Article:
In terms of securing your site, deleting files like this is one of the least effective things you can do. Still helpful, just near the bottom in terms of prioritizing your site security.

    I definitely would NOT delete any index.php files. And if they do get hacked, you should download a fresh copy of WordPress from wordpress.org, and replace them with the official file from WordPress. Most of them are blank, yes, but I’d still recommend grabbing the exact copy from wordpress.org.

    I use iThemes Security to protect files & directories on my site, and alert me when someone tries to access them.

    → Reply
  4. /

    can we delete wp-activate file? as we have disabled registrations? like the one showing when we do login on our site?

    → Reply
    1. (Author) /

      You probably could without any issue, but I haven’t researched it enough to be able to recommend it.

  5. /

    Ok Sir, My question is should I delete all files in the public_html folder before I install WordPress?

    → Reply
    1. (Author) /

      Ashik — No, I would not delete all of the files in your public_html folder. While some of them are probably not necessary to run WordPress, they shouldn’t be a security concern either.

  6. /

    Hi,
    Thanks for discussing this. What about the license.txt file? Should that be deleted or should a redirect be created so that hackers can’t simply look for that file and immediately tell that it’s a WordPress site?

    Thanks,
    Rob

    → Reply
    1. (Author) /

      Hey Rob — This post hasn’t been updated in a while, and honestly, I wouldn’t bother with deleting these files. Especially the license.txt file. There is really no benefit to doing so.

      Trying to hide your WordPress version in any way, including by deleting files, is not a worthwhile security measure, and not worth your time.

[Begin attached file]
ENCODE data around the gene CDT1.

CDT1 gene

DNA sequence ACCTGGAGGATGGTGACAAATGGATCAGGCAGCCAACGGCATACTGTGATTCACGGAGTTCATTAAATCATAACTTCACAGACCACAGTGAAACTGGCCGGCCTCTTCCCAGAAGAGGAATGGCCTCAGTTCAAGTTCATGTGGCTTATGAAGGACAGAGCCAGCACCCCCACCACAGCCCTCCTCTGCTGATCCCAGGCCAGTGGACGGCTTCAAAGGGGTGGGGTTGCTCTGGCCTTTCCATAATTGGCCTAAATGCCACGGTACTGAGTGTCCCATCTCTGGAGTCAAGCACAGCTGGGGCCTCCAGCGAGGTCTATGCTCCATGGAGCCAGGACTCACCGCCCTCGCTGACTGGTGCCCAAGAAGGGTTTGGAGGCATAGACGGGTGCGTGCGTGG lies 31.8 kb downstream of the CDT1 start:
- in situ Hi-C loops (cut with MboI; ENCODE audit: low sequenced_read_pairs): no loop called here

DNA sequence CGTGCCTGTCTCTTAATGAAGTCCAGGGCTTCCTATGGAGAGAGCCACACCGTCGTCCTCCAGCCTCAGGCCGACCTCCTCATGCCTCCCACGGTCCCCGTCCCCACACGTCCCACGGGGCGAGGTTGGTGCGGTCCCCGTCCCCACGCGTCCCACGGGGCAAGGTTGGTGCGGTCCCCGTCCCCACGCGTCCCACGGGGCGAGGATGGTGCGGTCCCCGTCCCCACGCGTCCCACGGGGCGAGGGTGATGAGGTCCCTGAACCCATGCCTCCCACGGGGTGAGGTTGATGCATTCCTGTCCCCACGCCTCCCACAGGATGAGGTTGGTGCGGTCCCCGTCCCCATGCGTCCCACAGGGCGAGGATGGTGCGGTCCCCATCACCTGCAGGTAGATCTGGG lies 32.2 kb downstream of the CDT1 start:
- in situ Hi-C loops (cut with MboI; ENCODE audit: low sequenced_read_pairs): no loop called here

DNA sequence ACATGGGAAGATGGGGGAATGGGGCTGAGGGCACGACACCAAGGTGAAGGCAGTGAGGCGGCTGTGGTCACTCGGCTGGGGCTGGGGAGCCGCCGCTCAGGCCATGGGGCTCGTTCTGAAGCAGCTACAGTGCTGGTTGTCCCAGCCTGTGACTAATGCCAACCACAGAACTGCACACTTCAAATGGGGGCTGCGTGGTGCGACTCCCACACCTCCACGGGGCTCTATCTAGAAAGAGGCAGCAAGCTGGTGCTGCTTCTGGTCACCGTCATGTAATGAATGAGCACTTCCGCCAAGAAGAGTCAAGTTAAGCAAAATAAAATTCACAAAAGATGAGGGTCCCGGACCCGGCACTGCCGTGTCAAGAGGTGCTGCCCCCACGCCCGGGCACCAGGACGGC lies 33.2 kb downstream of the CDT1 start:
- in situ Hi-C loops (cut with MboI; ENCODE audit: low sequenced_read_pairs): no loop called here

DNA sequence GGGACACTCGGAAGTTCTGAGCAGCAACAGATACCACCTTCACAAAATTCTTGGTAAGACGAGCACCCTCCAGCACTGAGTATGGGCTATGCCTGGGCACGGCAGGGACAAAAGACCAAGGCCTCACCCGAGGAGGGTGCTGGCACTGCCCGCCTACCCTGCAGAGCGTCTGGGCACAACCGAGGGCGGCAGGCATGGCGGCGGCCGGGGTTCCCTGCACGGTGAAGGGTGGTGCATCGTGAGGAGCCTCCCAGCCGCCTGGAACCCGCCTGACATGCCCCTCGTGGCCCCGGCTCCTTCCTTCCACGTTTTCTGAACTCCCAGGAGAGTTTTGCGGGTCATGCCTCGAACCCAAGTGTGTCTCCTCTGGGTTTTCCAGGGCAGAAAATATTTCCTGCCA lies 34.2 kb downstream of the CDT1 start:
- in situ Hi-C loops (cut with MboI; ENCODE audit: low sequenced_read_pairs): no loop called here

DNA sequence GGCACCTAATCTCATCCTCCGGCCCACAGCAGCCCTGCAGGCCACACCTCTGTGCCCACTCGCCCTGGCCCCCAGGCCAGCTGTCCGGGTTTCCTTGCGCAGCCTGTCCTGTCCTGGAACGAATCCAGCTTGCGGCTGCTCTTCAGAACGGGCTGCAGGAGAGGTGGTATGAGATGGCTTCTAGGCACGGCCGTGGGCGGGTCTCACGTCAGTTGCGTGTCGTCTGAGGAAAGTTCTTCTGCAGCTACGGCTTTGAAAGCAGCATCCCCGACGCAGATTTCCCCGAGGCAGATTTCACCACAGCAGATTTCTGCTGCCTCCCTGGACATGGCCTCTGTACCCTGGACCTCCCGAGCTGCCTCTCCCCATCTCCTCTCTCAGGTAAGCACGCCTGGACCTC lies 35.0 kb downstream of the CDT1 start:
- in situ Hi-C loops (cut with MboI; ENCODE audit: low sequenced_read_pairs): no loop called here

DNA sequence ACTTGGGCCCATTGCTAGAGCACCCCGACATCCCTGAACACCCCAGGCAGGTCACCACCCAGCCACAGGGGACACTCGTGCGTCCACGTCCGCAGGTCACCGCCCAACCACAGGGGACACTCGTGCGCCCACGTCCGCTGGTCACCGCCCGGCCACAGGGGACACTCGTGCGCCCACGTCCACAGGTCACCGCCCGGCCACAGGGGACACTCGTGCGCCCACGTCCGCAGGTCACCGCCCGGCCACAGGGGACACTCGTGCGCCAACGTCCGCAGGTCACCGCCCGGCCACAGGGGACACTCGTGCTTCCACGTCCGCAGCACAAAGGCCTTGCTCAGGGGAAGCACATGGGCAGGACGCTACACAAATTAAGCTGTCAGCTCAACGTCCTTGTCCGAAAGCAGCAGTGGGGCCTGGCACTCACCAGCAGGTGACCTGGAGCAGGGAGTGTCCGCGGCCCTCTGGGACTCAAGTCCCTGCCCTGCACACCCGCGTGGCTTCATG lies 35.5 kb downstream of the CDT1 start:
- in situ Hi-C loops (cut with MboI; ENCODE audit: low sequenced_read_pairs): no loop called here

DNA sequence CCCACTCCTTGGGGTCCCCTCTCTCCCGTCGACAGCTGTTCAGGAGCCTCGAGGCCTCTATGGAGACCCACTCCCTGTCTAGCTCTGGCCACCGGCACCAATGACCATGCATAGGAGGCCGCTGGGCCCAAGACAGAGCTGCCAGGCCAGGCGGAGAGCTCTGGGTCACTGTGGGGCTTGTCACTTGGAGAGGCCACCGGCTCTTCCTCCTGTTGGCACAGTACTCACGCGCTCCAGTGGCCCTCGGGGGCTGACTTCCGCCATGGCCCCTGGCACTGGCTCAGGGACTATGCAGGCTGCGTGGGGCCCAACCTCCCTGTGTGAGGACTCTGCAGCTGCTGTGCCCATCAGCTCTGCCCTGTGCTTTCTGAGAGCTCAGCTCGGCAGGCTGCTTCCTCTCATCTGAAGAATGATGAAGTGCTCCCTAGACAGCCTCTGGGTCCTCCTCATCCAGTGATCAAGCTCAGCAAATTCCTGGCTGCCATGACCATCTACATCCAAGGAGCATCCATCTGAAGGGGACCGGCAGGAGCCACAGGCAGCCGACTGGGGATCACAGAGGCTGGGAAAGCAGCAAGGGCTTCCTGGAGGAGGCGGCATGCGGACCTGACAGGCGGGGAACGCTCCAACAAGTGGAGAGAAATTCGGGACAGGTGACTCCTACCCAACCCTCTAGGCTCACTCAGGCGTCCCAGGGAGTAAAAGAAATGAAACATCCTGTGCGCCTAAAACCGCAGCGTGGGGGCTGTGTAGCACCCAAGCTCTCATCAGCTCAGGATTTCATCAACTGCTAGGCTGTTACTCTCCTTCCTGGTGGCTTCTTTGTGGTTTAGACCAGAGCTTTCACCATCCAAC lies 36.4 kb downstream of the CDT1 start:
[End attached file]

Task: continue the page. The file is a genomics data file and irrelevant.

2. /

      Dear Dave, Thanks

  7. /

    Hello,
    I see some files that Sucuri lists as “not an official WordPress file” e.g. bestside.php
    license.php
    wp-admin/RUxMV09PREdST1VQLkNPTQ==.txt (several variations of that)
    wp-admin/error_log
    wp-admin/functions.php
    wp-includes/error_log
    wp-includes/js/mediaelement/mediaelement-and-player.minBK.js

    and also three files that have been modified including index.php, wp=load.php.

    Do you think that I should delete all the files that are not official WordPress files? I Can’t find any information on Sucuri’s site to explain what that message means.

    Thank you!

    → Reply
    1. (Author) /

      I can’t say for sure, but it sounds like you’ve been hacked. Those are common tactics and filenames that hackers use to disguise malicious files. Simply deleting them probably won’t fix it.

      I recommend you hire Sucuri to clean your site. Then look into some further security, and/or better hosting.

  8. /

    OK thanks Dave. In the meantime would I cause my site any harm if I did delete these files? I recognize that I do need to get professional help for the bigger problem.

    → Reply
    1. (Author) /

      Your site should be fine if you delete them. They are not necessary WordPress files.

  9. /

    Must be some snippet to automate it on every wordpress update, isn’t it?

    → Reply
    1. (Author) /

      Not that I’ve seen but I’m pretty sure it’s possible to write one.

  10. /

    Hello everyone In my root folder index.php automatically updated what is the issue.

    → Reply
    1. (Author) /

      It will be updated every time there is a WordPress update. There’s no way around it.

      Also, this article is quite old and I don’t really think deleting these files is worth it any more.